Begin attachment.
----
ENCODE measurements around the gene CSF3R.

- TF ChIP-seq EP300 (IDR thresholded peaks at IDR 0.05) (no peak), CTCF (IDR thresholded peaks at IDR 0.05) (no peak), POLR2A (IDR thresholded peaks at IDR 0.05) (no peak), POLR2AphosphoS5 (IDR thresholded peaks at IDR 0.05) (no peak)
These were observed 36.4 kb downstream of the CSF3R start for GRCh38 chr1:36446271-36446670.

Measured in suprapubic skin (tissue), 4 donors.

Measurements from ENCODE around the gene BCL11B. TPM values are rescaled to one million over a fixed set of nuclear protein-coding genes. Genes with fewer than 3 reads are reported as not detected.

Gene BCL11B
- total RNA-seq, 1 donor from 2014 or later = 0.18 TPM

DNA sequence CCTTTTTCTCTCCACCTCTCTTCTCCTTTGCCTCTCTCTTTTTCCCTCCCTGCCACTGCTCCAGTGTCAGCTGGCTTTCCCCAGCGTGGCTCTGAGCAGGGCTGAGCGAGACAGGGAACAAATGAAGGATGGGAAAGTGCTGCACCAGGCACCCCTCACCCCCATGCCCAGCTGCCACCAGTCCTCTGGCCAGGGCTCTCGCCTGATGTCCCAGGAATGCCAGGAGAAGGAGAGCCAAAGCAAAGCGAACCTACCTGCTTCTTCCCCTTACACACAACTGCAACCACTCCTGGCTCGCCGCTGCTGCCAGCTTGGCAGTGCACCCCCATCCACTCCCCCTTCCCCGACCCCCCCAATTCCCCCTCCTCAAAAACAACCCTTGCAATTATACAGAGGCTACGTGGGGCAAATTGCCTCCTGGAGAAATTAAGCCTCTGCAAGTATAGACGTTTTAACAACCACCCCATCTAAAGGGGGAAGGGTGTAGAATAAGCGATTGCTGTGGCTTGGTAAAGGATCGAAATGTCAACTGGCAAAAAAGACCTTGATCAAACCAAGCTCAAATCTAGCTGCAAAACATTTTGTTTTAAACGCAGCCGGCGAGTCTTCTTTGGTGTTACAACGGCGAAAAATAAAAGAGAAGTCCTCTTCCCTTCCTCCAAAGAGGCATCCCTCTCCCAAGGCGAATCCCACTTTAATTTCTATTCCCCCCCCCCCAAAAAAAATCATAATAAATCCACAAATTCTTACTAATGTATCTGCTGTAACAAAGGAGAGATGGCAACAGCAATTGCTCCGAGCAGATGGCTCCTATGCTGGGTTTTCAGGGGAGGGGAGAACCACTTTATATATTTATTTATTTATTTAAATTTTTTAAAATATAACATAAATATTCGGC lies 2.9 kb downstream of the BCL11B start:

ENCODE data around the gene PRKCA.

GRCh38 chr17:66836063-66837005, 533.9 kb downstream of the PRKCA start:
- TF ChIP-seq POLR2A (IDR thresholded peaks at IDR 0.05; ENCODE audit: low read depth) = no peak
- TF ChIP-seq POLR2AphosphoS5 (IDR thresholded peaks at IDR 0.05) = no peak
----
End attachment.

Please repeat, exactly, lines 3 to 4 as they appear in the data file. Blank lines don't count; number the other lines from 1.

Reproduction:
These were observed 36.4 kb downstream of the CSF3R start for GRCh38 chr1:36446271-36446670.

Measured in suprapubic skin (tissue), 4 donors.